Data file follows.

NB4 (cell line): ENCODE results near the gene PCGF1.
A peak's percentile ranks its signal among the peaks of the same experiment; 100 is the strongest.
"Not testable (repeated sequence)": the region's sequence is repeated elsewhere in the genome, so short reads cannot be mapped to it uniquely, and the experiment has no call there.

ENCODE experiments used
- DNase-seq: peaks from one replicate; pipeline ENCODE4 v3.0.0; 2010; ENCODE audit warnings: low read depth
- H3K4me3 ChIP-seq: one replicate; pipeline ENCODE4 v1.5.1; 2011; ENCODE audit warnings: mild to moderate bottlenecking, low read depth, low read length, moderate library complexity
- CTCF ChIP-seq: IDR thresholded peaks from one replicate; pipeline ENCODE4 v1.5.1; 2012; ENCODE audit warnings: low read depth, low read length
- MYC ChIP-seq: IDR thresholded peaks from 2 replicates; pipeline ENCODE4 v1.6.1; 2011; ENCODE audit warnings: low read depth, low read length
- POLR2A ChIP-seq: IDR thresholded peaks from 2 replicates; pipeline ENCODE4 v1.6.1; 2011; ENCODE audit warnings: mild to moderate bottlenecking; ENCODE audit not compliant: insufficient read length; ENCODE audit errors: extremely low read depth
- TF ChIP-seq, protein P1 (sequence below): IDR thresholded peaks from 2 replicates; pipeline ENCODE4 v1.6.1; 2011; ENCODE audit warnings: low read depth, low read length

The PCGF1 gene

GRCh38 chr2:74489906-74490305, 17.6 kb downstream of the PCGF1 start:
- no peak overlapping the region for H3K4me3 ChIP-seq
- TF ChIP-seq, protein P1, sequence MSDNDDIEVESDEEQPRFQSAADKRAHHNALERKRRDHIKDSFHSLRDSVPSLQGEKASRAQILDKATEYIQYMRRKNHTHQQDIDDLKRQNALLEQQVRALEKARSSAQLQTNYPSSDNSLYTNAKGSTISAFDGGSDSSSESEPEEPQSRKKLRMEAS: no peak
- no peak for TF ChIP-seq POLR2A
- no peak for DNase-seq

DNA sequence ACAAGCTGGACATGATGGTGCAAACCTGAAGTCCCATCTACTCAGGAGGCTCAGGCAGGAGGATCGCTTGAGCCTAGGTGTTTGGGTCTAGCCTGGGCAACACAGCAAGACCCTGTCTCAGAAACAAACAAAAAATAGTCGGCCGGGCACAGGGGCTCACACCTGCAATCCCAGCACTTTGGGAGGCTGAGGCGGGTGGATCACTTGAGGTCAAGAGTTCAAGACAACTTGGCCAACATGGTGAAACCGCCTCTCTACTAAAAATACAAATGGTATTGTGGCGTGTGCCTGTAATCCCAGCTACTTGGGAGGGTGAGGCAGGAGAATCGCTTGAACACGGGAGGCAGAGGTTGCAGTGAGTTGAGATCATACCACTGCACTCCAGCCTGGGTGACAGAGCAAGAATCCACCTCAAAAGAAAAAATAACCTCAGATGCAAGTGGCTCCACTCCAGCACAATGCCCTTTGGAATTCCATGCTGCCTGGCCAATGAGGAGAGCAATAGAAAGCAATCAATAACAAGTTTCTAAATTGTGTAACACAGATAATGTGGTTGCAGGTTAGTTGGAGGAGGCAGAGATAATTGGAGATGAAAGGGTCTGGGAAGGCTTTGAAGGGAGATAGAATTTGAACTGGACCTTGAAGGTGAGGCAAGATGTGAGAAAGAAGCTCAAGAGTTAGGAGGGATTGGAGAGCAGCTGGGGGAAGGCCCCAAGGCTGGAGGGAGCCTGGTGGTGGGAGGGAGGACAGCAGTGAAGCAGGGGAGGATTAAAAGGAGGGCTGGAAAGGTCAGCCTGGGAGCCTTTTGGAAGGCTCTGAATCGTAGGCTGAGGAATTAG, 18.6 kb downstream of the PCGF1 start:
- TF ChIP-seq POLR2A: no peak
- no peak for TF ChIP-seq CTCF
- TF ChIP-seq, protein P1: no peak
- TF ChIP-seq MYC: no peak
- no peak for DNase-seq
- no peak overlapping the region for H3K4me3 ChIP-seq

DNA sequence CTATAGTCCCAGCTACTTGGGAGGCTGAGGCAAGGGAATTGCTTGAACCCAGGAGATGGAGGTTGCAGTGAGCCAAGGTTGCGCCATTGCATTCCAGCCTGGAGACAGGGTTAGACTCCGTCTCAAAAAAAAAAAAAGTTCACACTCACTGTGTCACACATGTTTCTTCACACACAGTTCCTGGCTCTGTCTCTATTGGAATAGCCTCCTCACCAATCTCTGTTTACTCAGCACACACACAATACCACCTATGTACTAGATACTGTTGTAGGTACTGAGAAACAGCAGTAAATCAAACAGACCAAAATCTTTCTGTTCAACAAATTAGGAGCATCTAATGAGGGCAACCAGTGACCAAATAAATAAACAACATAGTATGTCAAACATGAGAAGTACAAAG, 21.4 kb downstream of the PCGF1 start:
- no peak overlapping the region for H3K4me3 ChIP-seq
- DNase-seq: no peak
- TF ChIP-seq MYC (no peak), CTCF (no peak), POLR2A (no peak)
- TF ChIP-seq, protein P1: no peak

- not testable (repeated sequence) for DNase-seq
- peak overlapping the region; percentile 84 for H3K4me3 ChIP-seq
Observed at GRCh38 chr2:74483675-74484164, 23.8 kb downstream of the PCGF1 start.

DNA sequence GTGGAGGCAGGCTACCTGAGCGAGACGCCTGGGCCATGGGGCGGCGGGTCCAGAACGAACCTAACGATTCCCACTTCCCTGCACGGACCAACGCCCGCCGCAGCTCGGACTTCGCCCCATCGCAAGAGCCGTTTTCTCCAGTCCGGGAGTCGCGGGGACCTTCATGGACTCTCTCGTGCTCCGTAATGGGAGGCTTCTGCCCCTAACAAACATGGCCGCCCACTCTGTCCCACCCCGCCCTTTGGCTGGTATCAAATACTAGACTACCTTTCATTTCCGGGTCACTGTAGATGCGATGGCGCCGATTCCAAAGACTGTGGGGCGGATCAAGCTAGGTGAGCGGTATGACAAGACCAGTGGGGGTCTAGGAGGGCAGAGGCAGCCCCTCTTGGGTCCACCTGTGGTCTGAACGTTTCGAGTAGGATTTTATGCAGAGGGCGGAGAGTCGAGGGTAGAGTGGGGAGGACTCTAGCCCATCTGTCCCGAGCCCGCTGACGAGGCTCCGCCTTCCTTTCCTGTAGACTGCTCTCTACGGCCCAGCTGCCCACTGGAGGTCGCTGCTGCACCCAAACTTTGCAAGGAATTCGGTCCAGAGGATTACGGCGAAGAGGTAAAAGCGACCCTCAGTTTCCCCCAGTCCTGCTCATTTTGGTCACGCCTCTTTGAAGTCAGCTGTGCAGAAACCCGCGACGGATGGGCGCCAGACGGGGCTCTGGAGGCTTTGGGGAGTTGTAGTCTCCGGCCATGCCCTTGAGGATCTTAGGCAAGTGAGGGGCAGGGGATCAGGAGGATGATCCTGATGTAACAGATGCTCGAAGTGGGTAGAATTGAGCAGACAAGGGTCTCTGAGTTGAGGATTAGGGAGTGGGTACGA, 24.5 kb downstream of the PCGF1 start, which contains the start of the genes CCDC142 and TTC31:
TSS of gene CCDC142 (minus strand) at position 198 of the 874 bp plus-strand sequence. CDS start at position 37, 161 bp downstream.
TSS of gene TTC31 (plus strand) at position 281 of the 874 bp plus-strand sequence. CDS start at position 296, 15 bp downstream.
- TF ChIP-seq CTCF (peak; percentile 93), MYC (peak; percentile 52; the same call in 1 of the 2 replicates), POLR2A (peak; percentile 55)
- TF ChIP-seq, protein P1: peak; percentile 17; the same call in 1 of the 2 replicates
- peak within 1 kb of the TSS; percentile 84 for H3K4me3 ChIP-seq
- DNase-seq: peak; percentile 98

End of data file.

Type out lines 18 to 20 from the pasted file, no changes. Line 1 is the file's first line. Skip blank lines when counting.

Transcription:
- TF ChIP-seq POLR2A: no peak
- no peak for TF ChIP-seq CTCF
- TF ChIP-seq, protein P1: no peak